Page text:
Bad Reporter by Don Asmussen

Bad Reporter

Comments (10) (Please sign in to comment)

  1. Another Dave

    Another Dave said, almost 2 years ago

    Reminded me of this, for some reason. http://www.youtube.com/watch?v=rZej3K1BCJg

  2. Hugh B. Hayve

    Hugh B. Hayve said, almost 2 years ago

    A horseburger! A horseburger! My kingdom for a horseburger!

  3. prrdh

    prrdh said, almost 2 years ago

    Well, that explains why the MacDonald clan sided with Henry Tudor.

  4. Night-Gaunt49

    Night-Gaunt49 said, almost 2 years ago

    I never liked the Burger King when they made him into that masked creature.

  5. fritzoid

    fritzoid GoComics PRO Member said, almost 2 years ago

    My interest in Richard III is as a literary character, not as an historical figure.

  6. TheWildSow

    TheWildSow said, almost 2 years ago

    @Chikuku

    Any of Kate Sedley’s books, too.

  7. blackash

    blackash said, almost 2 years ago

    @Fritzoid My interest in Richard III is as an historical figure and not a literary character. Shakespeare was more a propagandist than historian. But then Shakespeare probably wasn’t really Shakespeare, was he? More likely he was Edward de Vere the Eighth Earl of Oxford.

  8. hippogriff

    hippogriff said, almost 2 years ago

    blackash: Of course, how could a mere tradesman’s son ever do anything creative. It must have been a nobleman. And the media always tells the truth!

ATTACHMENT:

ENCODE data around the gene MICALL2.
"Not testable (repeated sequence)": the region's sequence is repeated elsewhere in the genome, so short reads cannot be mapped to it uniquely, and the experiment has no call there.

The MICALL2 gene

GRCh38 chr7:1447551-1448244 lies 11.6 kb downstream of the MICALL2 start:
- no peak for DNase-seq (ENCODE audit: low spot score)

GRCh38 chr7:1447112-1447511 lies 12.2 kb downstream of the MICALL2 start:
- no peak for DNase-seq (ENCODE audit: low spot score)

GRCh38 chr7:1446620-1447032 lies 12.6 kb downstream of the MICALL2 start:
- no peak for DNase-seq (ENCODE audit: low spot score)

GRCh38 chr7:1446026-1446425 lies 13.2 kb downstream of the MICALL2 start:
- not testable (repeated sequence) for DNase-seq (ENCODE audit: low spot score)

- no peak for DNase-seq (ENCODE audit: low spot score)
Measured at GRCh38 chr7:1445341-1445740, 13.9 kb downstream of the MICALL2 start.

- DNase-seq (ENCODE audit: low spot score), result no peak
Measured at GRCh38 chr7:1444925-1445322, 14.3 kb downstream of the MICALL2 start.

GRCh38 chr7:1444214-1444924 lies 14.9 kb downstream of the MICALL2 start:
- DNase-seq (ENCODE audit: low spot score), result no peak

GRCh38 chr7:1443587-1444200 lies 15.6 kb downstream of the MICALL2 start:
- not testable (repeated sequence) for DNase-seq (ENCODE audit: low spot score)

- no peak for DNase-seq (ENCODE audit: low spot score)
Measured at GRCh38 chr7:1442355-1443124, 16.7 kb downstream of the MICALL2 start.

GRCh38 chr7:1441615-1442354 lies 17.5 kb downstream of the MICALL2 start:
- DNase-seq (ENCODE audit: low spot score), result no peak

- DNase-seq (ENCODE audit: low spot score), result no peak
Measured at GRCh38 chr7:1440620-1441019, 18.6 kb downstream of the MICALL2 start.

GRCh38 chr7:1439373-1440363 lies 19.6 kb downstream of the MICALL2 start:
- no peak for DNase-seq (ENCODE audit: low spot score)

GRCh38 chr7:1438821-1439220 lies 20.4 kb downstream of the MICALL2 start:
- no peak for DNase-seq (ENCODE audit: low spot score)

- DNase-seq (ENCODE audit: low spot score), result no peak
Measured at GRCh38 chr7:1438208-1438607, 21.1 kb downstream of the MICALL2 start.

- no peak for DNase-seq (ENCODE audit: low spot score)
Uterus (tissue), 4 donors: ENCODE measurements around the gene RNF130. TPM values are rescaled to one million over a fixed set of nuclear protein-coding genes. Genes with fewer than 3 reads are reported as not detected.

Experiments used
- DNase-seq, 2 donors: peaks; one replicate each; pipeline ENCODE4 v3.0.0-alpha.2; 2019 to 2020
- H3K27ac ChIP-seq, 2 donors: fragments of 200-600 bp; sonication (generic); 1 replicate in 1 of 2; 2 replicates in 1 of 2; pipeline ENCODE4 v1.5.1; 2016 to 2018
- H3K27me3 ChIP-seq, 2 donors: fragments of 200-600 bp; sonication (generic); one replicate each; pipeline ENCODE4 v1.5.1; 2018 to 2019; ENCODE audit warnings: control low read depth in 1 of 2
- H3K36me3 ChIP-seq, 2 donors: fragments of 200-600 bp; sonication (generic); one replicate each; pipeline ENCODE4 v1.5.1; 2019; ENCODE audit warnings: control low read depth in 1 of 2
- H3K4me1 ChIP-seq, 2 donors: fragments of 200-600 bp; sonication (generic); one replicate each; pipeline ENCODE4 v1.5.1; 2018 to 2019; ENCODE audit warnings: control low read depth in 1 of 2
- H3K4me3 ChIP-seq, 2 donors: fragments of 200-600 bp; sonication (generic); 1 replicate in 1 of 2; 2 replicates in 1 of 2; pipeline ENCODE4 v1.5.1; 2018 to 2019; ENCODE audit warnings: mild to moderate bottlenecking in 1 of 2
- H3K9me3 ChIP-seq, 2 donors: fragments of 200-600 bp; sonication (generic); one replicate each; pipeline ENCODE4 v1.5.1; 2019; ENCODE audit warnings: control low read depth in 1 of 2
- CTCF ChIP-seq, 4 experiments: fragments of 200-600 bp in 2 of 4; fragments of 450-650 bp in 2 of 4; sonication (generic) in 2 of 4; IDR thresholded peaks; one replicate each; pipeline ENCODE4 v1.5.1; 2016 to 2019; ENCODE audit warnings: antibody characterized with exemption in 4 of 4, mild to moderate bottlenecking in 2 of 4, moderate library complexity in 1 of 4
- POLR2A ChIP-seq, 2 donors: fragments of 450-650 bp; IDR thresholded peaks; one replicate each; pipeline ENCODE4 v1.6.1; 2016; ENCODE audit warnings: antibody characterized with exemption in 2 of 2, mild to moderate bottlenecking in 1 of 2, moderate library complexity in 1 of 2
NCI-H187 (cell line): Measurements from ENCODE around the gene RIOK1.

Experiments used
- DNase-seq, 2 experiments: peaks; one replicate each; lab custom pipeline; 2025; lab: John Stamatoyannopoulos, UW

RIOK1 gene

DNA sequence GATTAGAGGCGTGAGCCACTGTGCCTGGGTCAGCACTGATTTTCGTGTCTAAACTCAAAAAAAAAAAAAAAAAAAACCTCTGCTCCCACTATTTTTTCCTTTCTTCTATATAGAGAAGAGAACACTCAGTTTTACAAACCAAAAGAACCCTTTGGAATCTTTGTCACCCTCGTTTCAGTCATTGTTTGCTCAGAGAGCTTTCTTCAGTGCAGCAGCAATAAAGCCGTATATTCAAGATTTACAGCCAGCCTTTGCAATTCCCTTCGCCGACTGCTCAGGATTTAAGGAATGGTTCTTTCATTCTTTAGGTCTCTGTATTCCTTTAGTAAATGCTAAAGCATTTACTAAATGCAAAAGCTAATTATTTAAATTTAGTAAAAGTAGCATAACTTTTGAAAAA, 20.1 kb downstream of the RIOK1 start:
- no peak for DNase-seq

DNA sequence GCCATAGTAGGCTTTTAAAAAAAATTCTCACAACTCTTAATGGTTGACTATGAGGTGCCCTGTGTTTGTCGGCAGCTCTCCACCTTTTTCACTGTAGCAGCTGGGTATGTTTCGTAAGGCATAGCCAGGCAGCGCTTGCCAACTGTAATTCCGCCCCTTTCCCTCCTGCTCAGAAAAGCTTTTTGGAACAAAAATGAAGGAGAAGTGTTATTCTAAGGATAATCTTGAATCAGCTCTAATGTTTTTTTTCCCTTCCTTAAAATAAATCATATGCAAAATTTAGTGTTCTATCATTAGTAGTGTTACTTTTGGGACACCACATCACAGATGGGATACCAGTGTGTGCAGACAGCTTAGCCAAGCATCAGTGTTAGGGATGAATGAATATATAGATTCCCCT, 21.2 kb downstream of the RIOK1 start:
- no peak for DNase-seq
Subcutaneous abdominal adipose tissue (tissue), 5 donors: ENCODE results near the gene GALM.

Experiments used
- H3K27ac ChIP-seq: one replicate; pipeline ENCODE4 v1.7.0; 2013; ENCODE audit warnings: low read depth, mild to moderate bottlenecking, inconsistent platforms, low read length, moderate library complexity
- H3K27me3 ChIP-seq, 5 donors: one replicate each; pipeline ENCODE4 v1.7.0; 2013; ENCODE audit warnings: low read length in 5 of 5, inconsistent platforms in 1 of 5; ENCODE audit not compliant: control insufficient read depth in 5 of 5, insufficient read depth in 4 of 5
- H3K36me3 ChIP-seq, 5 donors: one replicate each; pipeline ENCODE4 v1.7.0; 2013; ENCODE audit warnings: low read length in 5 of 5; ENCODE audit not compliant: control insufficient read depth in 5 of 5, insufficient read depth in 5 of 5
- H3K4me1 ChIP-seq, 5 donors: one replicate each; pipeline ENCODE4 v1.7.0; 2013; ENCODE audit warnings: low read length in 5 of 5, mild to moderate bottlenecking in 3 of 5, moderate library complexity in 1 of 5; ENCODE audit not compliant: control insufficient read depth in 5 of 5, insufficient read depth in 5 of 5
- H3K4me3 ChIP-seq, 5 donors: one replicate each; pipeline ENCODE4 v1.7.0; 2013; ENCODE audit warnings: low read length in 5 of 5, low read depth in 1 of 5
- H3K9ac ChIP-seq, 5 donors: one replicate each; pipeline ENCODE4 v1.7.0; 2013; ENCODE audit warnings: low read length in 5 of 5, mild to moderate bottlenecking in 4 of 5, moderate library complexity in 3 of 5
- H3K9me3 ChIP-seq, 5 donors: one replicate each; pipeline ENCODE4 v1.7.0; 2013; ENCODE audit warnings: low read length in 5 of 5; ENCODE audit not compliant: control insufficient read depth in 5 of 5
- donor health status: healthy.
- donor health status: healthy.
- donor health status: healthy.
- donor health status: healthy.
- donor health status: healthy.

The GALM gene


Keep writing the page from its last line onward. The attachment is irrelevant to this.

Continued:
– brought to you by the Committee for the Junta of the 1%.

  9. fritzoid

    fritzoid GoComics PRO Member said, almost 2 years ago

    @blackash

    Shakespeare was a dramatist, not a propagandist, and he didn’t let historical facts get in the way of a good story.


    “Richard Crookback,” twisted in body and mind, was the “official story” of the time; it’s not like Shakespeare made the characterization up out of whole cloth. History plays were popular on the Elizabethan stage, and audiences always love a good villain. And certainly there was no way a fledgling playwright (Richard III was one of Shakespeare’s first produced plays) would put on a play which challenged the Tudors’ claim to legitimacy.


    And if you want to go into the “Authorship Question,” I’ll oblige, but it would fill all available space…

  10. John W Kennedy

    John W Kennedy GoComics PRO Member said, almost 2 years ago

    A) Shakespeare probably believed his version of Richard to be honest—it was what he found in the history books available to him. The propaganda had been written and was in place before he was born.

    B) Richard was certainly innocent of a good many things, but when it comes to the princes in the Tower, I have yet to see an adequate defense against the fact that when the question was raised in his lifetime, he stonewalled. I suspect he managed to convince himself that it was “for the good of the kingdom”; God knows men before and after him have done the same.

    C) OMIGOD NO! Not the “authorship question”. Kill it! Kill it with fire!

  11. Refresh Comments.